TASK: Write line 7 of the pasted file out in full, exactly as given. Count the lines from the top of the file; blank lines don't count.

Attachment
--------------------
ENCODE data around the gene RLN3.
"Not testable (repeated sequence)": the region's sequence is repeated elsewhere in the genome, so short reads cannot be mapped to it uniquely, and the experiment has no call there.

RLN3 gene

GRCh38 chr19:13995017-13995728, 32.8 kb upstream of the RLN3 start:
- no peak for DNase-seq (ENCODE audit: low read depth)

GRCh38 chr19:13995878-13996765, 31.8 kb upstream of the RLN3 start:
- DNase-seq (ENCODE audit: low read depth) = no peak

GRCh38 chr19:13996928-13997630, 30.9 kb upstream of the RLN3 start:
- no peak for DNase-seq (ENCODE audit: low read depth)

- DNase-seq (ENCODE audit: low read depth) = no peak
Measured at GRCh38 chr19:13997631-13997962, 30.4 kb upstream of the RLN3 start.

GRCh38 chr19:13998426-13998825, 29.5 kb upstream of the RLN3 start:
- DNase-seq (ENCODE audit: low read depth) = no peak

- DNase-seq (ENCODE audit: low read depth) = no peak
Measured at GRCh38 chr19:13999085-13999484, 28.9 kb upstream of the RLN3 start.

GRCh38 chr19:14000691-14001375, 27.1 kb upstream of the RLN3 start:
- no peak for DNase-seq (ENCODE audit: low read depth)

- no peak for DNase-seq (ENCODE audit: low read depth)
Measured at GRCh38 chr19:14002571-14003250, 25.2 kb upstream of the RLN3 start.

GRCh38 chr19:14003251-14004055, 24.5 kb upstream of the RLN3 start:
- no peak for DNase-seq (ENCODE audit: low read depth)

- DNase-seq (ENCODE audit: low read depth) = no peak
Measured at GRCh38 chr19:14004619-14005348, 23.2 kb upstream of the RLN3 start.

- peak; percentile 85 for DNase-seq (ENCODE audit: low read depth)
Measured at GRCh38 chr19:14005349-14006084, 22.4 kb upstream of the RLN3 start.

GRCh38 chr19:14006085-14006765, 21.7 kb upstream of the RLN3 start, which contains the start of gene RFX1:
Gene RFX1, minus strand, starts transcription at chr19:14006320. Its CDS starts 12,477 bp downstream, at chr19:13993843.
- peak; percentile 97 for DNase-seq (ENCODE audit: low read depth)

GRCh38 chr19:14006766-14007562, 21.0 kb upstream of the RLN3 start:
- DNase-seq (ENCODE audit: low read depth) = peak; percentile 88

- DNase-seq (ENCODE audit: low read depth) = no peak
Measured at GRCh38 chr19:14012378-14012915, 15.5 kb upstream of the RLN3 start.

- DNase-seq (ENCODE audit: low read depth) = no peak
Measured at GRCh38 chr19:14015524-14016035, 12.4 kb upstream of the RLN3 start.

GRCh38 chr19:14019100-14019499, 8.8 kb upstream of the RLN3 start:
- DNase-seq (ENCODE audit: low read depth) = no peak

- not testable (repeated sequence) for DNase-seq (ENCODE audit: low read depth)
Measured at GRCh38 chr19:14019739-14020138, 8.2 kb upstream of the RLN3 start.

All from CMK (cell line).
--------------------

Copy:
- DNase-seq (ENCODE audit: low read depth) = no peak